Altogether my mom and I had an excellent experience at Sisters Tearoom, and I can only hope my funemployment streak goes on long enough that I will have a chance to return!

Sisters Tearoom
8595 Mentor Ave.
Mentor, OH 44060
(440) 290-6556

Happy Hour at Hank’s Oyster Bar

I’m a little embarrassed to admit that for 21 years of my life, I went despising oysters. Slimy, chewy and salty, the small and delicate mollusk just wasn’t my thing. However, one summer night at a luxurious Huang family dinner at Eataly, Rick Huang, Chelsea’s dad, changed my mind forever. With just a sprinkling of lemon juice and cocktail sauce, my pallet was overwhelmed with a pleasing and unexpected combination of flavors and textures that I had never experienced before. I began shooting oysters like I was a pro.

This newfound love has lead Chelsea and me to seek out DC’s best oyster happy hours, and needless to say, I think we have found it at Hank’s Oyster Bar in DuPont Circle. Offered Monday through Friday from 5- 7, the happy hour specials truly can’t be beat: $1 oysters, $4 bar snacks and discounted cocktails aim to please any hungry oyster-loving patron. Already well into the Thanksgiving mindset, we decided to go on Monday after class.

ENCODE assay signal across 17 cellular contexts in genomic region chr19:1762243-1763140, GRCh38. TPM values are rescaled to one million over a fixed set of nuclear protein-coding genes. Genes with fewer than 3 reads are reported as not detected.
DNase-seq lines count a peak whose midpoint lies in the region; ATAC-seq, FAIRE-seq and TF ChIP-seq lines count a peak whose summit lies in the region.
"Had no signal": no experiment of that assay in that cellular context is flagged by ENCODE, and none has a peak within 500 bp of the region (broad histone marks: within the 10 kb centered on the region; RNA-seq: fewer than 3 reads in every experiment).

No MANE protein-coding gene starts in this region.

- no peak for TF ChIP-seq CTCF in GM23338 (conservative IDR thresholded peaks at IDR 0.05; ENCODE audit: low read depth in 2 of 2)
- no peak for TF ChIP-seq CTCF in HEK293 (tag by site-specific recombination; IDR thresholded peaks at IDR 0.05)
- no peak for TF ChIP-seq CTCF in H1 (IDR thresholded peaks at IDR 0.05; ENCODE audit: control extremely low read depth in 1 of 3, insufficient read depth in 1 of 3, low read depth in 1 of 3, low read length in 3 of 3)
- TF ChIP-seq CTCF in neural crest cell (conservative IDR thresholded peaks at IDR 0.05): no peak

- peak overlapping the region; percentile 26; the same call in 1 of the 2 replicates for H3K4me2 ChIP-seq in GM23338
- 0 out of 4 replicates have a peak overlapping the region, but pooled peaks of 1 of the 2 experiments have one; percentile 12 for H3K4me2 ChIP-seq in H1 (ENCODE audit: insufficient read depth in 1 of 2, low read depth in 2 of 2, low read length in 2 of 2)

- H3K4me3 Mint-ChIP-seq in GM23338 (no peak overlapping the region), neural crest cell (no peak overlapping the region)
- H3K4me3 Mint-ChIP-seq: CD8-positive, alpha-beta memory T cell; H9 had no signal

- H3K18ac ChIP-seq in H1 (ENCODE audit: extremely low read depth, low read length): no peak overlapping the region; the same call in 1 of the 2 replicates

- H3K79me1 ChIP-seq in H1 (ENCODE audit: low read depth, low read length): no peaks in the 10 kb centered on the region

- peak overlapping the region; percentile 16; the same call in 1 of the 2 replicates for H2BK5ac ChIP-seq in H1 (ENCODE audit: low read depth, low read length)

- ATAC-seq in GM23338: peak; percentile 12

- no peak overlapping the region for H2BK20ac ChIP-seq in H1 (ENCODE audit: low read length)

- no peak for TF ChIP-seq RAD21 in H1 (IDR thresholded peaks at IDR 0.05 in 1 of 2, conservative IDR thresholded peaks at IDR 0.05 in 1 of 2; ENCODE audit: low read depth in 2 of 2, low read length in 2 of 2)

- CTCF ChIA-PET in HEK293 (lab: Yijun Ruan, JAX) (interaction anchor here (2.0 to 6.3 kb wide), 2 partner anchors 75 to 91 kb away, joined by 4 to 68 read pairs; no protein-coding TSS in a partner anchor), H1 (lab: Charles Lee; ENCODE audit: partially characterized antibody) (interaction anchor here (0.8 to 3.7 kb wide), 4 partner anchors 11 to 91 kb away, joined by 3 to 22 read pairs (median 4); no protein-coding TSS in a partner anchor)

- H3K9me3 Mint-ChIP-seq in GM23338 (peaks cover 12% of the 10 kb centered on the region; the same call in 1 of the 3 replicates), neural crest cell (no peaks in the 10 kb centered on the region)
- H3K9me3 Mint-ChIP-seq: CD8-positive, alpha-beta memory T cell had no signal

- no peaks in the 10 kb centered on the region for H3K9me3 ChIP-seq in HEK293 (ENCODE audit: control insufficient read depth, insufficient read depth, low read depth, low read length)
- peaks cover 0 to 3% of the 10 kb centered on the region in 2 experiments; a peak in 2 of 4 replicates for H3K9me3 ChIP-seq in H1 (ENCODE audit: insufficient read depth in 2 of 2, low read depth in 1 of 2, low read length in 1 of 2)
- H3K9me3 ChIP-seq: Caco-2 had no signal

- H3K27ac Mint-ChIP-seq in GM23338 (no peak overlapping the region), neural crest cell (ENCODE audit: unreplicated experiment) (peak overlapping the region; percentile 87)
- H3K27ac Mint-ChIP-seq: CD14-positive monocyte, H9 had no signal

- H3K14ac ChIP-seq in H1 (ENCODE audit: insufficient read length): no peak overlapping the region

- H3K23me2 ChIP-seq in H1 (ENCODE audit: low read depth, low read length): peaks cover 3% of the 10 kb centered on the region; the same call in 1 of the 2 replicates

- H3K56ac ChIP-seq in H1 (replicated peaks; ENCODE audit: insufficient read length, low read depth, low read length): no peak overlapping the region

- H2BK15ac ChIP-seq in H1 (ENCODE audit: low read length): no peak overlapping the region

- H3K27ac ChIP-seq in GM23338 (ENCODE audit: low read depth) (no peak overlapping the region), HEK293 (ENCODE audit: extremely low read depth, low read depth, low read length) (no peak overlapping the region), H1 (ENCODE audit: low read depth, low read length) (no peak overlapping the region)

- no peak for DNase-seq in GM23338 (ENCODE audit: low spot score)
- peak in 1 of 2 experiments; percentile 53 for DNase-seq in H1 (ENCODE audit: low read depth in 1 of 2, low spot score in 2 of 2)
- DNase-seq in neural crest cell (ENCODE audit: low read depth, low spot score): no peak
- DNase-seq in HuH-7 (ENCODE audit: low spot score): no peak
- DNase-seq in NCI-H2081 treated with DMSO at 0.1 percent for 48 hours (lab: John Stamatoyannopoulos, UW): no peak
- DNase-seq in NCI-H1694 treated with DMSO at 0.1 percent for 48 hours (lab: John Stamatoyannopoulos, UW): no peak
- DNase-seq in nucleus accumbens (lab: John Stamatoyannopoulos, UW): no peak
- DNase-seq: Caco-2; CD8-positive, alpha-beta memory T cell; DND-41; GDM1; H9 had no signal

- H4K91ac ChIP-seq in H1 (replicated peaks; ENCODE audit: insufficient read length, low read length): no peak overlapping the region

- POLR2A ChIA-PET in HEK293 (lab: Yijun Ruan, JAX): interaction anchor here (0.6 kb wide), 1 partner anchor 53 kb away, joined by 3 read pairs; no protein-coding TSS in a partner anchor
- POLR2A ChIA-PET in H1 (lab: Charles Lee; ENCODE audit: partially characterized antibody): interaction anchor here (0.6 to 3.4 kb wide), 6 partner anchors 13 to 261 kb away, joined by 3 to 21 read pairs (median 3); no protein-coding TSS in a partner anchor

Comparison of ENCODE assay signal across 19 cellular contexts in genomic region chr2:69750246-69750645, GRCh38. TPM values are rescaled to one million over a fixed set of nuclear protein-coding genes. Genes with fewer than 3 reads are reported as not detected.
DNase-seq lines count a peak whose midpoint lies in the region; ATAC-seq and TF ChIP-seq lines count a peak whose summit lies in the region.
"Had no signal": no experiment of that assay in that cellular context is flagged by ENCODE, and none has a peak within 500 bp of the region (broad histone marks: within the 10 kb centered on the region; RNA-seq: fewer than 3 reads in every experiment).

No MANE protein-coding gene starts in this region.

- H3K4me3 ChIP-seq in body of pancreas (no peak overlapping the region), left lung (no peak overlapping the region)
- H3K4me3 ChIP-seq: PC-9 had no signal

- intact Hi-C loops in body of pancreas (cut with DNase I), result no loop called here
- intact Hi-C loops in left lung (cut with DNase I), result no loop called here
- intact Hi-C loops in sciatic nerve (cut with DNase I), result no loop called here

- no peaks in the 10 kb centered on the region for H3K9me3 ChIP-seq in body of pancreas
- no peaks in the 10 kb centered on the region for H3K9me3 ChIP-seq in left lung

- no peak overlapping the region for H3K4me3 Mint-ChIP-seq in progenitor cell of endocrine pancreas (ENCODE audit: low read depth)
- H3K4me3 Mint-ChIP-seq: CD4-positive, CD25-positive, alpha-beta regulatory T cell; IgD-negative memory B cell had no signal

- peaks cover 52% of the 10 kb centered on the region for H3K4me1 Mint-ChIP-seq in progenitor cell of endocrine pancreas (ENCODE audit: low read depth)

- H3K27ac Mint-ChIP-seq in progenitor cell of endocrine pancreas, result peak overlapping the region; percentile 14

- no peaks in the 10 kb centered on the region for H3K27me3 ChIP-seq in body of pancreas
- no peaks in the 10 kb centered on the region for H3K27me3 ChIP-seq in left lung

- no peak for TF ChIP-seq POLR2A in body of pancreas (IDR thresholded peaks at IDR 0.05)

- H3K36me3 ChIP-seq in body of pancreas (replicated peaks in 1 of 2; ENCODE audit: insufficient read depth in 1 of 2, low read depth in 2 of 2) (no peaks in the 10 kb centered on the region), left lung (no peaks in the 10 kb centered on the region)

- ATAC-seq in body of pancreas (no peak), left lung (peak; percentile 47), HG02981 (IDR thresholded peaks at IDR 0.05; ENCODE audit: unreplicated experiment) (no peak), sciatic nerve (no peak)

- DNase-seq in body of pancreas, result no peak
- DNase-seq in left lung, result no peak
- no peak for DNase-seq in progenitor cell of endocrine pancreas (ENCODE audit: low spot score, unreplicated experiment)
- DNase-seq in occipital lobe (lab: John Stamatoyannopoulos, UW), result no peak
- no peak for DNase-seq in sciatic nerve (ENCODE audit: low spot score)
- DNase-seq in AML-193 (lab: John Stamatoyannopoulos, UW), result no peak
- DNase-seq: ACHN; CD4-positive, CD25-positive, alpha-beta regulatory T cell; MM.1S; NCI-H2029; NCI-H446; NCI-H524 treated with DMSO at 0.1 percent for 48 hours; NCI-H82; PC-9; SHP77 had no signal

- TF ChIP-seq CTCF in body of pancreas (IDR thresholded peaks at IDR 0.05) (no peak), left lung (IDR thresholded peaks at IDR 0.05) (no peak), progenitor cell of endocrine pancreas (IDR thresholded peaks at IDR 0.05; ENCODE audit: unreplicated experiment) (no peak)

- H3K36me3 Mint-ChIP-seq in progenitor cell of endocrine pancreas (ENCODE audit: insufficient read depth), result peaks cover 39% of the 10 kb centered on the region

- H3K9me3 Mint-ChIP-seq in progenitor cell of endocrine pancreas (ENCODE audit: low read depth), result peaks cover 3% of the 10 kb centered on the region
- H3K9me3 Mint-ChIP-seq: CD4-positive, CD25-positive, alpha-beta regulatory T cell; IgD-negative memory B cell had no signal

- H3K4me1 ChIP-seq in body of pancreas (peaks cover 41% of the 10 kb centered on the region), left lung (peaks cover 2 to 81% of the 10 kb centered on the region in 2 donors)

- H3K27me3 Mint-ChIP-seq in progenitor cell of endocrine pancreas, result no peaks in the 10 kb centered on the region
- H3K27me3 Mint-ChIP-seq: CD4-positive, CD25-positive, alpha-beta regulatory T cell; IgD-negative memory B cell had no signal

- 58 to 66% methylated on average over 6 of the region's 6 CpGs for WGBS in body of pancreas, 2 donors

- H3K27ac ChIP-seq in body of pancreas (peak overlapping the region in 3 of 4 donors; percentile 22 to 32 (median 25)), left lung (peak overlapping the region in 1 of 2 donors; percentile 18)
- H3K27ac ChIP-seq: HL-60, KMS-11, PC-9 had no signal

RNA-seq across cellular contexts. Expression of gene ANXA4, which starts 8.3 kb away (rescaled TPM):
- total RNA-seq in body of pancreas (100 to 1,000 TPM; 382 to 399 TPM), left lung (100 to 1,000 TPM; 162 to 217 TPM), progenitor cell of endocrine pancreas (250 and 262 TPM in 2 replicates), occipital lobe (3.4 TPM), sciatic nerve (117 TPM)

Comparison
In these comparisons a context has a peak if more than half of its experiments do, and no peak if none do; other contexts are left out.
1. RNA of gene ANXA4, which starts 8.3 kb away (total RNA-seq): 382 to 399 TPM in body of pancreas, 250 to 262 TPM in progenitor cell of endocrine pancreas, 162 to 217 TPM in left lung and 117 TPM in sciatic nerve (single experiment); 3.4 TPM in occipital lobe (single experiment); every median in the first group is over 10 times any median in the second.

The Hank’s atmosphere is a welcoming one, with a narrow entranceway and bar leading to an intimate lounge that seats about 16. The dim lights and relaxing music set the mood for an aphrodisiac-filled dining experience. Chelsea and I went pretty hungry but left satisfied after ordering- and devouring- 2 dozen oysters, truffle popcorn, chips and pan roasted onion dip and a selection of three cheeses. We had two different types of oysters from Virginia, both uniquely savory and briny, naturally accompanied by lemon wedges, oyster crackers, homemade cocktail sauce and vinegar. The potato chips were visibly homemade, perfectly salted and crisp, without being too greasy, and the onion dip was sweet and rich. The truffle in the popcorn was more prevalent in scent than in taste, but was still delicious, and the selection of cheeses offered a wide variety of taste and texture. We also shared a beer flight complete with five different beers of what Hank’s considers to be more of their “hoppier beers,” and a wine flight of a Tinto, Malbec and Cabernet. I was quite pleased with the drink selections.

12 beautiful Virginia raised oysters

Truffle popcorn and chips and onion dip

Our beer flight: yet another example of why I dislike dim lighting in restaurants

I genuinely have no complaints about Hank’s Oyster Bar, and am already looking forward to returning for another happy hour. I have heard they have a phenomenal brunch, as well, so you can bet that I will be checking that out- once I’m back in DC and digested from Thanksgiving!